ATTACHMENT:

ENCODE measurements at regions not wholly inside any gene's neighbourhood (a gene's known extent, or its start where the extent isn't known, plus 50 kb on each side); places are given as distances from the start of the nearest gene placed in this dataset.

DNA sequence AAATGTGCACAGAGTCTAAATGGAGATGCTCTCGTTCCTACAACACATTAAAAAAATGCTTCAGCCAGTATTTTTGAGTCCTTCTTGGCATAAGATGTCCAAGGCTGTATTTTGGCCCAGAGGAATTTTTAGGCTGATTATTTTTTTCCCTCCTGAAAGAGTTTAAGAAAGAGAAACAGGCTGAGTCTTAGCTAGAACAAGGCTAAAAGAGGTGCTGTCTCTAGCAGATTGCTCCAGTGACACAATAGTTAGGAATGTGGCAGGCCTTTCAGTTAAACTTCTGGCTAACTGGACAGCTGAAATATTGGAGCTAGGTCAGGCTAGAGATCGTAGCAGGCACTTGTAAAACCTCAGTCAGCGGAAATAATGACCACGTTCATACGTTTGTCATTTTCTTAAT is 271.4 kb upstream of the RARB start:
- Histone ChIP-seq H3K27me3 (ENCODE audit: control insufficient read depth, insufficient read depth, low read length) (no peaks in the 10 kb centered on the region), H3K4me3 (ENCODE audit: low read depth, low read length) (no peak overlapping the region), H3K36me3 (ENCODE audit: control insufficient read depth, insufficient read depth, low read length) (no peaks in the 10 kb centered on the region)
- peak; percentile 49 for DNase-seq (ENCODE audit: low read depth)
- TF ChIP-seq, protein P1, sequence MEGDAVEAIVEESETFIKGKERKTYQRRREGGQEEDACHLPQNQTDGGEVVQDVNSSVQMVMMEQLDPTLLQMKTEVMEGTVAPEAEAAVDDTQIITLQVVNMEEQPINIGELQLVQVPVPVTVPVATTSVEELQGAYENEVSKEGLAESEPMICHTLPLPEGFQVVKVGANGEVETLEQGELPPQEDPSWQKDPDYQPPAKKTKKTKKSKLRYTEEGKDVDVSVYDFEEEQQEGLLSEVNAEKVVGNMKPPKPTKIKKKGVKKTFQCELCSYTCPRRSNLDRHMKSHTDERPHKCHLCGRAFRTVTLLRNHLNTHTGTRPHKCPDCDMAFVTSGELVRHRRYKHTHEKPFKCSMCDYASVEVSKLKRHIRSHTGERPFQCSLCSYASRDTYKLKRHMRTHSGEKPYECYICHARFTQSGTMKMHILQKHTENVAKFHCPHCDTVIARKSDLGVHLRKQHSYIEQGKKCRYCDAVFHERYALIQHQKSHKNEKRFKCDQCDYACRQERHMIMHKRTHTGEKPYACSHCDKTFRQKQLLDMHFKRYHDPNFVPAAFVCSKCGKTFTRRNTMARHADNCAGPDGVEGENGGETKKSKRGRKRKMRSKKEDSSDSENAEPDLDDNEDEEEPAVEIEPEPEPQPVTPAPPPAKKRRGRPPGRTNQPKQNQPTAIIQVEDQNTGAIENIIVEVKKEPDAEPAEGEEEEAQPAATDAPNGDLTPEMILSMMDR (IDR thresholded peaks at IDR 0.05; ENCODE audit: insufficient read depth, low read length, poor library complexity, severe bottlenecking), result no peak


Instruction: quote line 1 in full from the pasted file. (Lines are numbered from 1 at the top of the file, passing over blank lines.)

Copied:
ENCODE measurements at regions not wholly inside any gene's neighbourhood (a gene's known extent, or its start where the extent isn't known, plus 50 kb on each side); places are given as distances from the start of the nearest gene placed in this dataset.